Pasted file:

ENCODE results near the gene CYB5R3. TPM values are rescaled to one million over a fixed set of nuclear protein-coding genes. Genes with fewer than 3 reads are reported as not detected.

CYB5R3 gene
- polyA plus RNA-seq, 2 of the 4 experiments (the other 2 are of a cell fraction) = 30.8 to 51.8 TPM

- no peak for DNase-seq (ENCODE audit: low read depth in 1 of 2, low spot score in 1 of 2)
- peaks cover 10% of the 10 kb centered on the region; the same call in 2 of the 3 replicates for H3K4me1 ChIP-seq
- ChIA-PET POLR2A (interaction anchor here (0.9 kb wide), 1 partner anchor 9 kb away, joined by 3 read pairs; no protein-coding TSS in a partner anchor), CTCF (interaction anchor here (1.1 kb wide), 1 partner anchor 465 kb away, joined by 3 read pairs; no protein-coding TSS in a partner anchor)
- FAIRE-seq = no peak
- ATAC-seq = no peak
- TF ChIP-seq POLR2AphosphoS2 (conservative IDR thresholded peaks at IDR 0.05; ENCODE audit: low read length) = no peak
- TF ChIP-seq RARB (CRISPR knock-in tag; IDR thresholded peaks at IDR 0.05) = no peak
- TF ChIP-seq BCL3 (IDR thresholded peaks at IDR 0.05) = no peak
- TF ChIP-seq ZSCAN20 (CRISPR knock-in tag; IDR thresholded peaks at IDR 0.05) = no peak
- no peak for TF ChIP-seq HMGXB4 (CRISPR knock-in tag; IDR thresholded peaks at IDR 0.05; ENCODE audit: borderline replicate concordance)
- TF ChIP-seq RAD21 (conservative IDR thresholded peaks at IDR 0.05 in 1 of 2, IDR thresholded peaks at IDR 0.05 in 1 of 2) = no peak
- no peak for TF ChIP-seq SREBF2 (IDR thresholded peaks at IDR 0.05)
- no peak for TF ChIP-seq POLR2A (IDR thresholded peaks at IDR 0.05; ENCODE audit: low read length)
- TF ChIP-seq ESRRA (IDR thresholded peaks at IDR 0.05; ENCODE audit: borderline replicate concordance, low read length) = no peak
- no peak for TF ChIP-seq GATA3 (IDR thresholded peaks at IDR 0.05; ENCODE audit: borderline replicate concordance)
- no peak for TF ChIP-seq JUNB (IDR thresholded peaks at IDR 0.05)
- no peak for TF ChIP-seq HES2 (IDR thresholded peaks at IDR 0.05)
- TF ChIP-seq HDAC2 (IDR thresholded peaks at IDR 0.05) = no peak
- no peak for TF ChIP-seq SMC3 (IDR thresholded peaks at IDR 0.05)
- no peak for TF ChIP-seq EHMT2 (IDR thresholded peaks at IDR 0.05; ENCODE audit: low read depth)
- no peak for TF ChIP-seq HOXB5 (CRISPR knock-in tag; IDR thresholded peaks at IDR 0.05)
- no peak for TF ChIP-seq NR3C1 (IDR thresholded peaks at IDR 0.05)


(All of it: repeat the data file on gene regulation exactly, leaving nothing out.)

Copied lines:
ENCODE results near the gene CYB5R3. TPM values are rescaled to one million over a fixed set of nuclear protein-coding genes. Genes with fewer than 3 reads are reported as not detected.

CYB5R3 gene
- polyA plus RNA-seq, 2 of the 4 experiments (the other 2 are of a cell fraction) = 30.8 to 51.8 TPM

- no peak for DNase-seq (ENCODE audit: low read depth in 1 of 2, low spot score in 1 of 2)
- peaks cover 10% of the 10 kb centered on the region; the same call in 2 of the 3 replicates for H3K4me1 ChIP-seq
- ChIA-PET POLR2A (interaction anchor here (0.9 kb wide), 1 partner anchor 9 kb away, joined by 3 read pairs; no protein-coding TSS in a partner anchor), CTCF (interaction anchor here (1.1 kb wide), 1 partner anchor 465 kb away, joined by 3 read pairs; no protein-coding TSS in a partner anchor)
- FAIRE-seq = no peak
- ATAC-seq = no peak
- TF ChIP-seq POLR2AphosphoS2 (conservative IDR thresholded peaks at IDR 0.05; ENCODE audit: low read length) = no peak
- TF ChIP-seq RARB (CRISPR knock-in tag; IDR thresholded peaks at IDR 0.05) = no peak
- TF ChIP-seq BCL3 (IDR thresholded peaks at IDR 0.05) = no peak
- TF ChIP-seq ZSCAN20 (CRISPR knock-in tag; IDR thresholded peaks at IDR 0.05) = no peak
- no peak for TF ChIP-seq HMGXB4 (CRISPR knock-in tag; IDR thresholded peaks at IDR 0.05; ENCODE audit: borderline replicate concordance)
- TF ChIP-seq RAD21 (conservative IDR thresholded peaks at IDR 0.05 in 1 of 2, IDR thresholded peaks at IDR 0.05 in 1 of 2) = no peak
- no peak for TF ChIP-seq SREBF2 (IDR thresholded peaks at IDR 0.05)
- no peak for TF ChIP-seq POLR2A (IDR thresholded peaks at IDR 0.05; ENCODE audit: low read length)
- TF ChIP-seq ESRRA (IDR thresholded peaks at IDR 0.05; ENCODE audit: borderline replicate concordance, low read length) = no peak
- no peak for TF ChIP-seq GATA3 (IDR thresholded peaks at IDR 0.05; ENCODE audit: borderline replicate concordance)
- no peak for TF ChIP-seq JUNB (IDR thresholded peaks at IDR 0.05)
- no peak for TF ChIP-seq HES2 (IDR thresholded peaks at IDR 0.05)
- TF ChIP-seq HDAC2 (IDR thresholded peaks at IDR 0.05) = no peak
- no peak for TF ChIP-seq SMC3 (IDR thresholded peaks at IDR 0.05)
- no peak for TF ChIP-seq EHMT2 (IDR thresholded peaks at IDR 0.05; ENCODE audit: low read depth)
- no peak for TF ChIP-seq HOXB5 (CRISPR knock-in tag; IDR thresholded peaks at IDR 0.05)
- no peak for TF ChIP-seq NR3C1 (IDR thresholded peaks at IDR 0.05)